North Korea has sent shipments to a chemical arms agency run by the Syrian regime, according to a UN report, signalling cooperation between two reclusive regimes clamped under heavy international sanctions. At least two such shipments were reportedly intercepted by UN member states in the past six months.
The purported transfer was mentioned in a confidential UN report, accessed by Reuters news agency, submitted to the top global body, the Security Council. The 37-page document was said to have been prepared by an independent team of experts who work with the UN.
"The panel is investigating reported prohibited chemical, ballistic missile and conventional arms cooperation between Syria and the DPRK [the Democratic People's Republic of Korea – North Korea's official name]," read the panel's report.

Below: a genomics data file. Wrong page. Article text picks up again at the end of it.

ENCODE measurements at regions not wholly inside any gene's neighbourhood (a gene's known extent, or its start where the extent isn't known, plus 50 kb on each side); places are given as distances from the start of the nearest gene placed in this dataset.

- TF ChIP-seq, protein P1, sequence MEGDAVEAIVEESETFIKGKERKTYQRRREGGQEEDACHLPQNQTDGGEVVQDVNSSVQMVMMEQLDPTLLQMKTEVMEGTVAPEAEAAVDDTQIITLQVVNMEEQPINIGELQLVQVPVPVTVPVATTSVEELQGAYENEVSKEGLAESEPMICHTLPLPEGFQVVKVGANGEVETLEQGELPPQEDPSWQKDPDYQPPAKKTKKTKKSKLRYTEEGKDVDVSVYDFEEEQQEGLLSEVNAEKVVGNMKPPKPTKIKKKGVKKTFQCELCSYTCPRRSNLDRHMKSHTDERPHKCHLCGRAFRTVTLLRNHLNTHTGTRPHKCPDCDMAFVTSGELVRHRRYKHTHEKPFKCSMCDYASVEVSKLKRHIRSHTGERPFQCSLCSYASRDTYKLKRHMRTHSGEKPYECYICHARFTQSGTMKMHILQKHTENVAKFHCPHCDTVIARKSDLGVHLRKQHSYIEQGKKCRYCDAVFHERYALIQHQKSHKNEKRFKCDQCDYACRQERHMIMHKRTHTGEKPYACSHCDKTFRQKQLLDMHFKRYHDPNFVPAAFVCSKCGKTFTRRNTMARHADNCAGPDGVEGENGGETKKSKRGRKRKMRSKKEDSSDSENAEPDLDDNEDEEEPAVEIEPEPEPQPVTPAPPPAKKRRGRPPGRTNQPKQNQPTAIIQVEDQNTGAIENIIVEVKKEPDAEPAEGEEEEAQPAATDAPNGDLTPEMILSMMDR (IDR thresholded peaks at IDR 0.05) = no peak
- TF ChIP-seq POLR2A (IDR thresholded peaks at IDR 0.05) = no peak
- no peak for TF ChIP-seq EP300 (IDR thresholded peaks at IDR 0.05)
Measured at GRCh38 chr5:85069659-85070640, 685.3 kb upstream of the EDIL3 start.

In the past, there was speculation North Korea was playing an active role in the use of chemical weapons in Syria. Though there was no credible information available, it was rumoured in 2013 that the North Korean regime was supplying technical know-how to convert chemical agents into warheads.
"The consignees were Syrian entities designated by the European Union and the United States as front companies for Syria's Scientific Studies and Research Centre (SSRC), a Syrian entity identified by the Panel as cooperating with KOMID in previous prohibited item transfers," the UN experts wrote in their report.
This is not the first time that Syria-bound cargo has been intercepted. Raw materials to make chemical weapons shipped from North Korea were caught by Greek authorities in 2009.
Syria was once known to have the largest stockpile of chemical weapons in the Middle East. Though the embattled regime led by President Bashar al-Assad had agreed to destroy its massive arsenal under a vital agreement negotiated by Russia and the US, there have been concerns that forces loyal to Assad could have clandestine facilities to hold these weapons.